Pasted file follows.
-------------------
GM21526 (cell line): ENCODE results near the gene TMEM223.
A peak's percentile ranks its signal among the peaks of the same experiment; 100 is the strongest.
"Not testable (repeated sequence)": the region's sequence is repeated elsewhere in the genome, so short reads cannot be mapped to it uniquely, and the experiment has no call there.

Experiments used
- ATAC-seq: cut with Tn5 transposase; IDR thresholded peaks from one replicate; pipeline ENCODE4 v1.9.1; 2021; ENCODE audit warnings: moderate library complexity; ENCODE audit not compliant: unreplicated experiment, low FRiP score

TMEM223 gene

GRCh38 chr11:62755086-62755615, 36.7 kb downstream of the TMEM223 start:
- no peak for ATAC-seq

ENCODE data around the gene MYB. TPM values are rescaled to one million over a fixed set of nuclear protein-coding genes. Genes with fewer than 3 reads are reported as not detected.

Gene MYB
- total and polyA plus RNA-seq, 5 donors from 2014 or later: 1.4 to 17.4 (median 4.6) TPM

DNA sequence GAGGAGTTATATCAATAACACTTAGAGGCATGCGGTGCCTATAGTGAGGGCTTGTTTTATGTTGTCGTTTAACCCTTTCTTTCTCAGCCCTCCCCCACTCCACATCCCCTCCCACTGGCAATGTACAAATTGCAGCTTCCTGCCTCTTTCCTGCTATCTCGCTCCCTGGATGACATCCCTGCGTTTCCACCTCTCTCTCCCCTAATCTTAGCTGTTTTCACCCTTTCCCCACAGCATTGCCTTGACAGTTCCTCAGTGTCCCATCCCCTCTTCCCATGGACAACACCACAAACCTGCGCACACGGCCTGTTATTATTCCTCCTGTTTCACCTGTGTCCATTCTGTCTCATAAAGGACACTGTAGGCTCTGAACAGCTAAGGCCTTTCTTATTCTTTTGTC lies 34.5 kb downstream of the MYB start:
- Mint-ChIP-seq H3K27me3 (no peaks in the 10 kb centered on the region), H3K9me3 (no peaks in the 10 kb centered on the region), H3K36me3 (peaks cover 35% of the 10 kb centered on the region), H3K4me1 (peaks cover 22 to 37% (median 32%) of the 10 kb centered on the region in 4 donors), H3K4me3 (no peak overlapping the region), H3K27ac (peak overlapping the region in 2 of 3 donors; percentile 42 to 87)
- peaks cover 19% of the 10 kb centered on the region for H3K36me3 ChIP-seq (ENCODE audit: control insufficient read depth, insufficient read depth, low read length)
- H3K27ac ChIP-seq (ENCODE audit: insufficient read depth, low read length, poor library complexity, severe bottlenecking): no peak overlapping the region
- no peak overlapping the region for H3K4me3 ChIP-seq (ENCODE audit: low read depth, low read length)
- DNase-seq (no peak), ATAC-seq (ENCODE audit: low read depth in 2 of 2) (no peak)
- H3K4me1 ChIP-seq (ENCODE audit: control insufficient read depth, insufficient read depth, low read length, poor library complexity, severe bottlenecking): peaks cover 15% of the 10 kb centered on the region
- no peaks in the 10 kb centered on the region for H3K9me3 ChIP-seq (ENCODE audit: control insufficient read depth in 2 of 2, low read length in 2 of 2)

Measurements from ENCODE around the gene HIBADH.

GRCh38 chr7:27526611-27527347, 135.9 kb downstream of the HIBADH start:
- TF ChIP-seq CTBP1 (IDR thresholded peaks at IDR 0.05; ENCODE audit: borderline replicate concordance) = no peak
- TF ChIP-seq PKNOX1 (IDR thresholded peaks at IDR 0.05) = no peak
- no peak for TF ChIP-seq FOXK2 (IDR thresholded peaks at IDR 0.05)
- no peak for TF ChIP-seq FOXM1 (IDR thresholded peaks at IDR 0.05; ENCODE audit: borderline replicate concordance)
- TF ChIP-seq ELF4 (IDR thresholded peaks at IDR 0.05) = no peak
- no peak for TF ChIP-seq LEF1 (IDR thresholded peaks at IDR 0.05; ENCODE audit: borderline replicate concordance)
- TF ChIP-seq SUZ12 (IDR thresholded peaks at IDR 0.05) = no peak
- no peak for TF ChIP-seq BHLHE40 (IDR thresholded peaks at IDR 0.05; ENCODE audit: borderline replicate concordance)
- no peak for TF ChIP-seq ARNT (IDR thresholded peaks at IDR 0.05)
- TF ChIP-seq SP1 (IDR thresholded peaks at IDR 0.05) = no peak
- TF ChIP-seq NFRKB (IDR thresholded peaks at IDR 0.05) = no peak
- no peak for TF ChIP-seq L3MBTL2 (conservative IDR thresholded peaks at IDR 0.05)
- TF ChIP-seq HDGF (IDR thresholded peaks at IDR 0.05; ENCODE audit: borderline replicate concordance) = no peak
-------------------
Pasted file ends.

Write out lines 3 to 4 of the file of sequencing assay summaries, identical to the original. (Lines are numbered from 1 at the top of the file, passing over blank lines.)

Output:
"Not testable (repeated sequence)": the region's sequence is repeated elsewhere in the genome, so short reads cannot be mapped to it uniquely, and the experiment has no call there.

Experiments used